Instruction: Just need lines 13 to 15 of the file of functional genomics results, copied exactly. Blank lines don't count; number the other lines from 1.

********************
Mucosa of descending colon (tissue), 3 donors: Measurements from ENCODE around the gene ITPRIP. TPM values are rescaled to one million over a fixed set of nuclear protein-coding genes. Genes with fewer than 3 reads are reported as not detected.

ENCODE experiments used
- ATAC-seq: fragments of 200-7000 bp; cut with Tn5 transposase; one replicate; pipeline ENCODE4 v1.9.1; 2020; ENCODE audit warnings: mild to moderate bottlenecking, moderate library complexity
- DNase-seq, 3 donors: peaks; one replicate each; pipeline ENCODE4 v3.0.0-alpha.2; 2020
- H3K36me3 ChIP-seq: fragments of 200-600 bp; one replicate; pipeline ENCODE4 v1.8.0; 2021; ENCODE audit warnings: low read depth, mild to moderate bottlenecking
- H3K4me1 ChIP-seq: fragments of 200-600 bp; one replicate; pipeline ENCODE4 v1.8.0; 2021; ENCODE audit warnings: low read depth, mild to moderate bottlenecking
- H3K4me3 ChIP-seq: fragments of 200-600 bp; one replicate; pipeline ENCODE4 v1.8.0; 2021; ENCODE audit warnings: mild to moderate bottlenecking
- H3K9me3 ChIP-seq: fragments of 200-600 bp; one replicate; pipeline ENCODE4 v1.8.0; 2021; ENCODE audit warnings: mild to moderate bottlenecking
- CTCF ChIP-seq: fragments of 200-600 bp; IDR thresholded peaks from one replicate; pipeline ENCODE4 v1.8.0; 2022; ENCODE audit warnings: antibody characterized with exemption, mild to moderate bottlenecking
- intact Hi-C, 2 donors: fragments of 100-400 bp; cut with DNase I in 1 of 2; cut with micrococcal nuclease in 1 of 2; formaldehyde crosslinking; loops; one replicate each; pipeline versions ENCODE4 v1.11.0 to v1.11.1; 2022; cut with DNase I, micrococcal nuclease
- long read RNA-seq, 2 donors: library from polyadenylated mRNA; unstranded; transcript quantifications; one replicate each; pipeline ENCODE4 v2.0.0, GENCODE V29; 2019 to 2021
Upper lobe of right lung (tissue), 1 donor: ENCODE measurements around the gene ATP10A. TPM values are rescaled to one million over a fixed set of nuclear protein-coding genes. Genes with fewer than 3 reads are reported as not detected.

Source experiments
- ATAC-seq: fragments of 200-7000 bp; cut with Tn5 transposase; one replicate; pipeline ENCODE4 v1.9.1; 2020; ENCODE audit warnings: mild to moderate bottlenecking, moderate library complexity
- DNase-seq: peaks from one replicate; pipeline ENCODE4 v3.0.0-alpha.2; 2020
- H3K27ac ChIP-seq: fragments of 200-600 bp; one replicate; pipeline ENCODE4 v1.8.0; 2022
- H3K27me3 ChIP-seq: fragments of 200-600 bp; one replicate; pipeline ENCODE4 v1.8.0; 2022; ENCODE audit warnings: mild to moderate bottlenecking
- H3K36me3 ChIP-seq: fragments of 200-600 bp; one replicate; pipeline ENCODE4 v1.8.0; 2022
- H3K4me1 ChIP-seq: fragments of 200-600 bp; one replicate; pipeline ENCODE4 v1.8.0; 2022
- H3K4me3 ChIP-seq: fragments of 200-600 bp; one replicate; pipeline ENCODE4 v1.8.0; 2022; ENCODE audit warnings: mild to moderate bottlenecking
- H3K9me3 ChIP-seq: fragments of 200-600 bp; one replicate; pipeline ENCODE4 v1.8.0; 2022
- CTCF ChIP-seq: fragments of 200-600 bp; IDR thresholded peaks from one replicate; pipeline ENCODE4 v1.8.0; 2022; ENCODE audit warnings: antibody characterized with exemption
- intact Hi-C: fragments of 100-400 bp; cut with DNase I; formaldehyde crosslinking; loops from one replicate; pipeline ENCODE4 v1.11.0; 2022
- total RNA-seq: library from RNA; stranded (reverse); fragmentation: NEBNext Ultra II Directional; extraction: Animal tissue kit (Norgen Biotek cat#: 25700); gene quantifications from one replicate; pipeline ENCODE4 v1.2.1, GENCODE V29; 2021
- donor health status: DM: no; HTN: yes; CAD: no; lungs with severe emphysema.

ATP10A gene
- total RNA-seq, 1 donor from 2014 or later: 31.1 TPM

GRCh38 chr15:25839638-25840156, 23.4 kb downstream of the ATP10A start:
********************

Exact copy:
Source experiments
- ATAC-seq: fragments of 200-7000 bp; cut with Tn5 transposase; one replicate; pipeline ENCODE4 v1.9.1; 2020; ENCODE audit warnings: mild to moderate bottlenecking, moderate library complexity
- DNase-seq: peaks from one replicate; pipeline ENCODE4 v3.0.0-alpha.2; 2020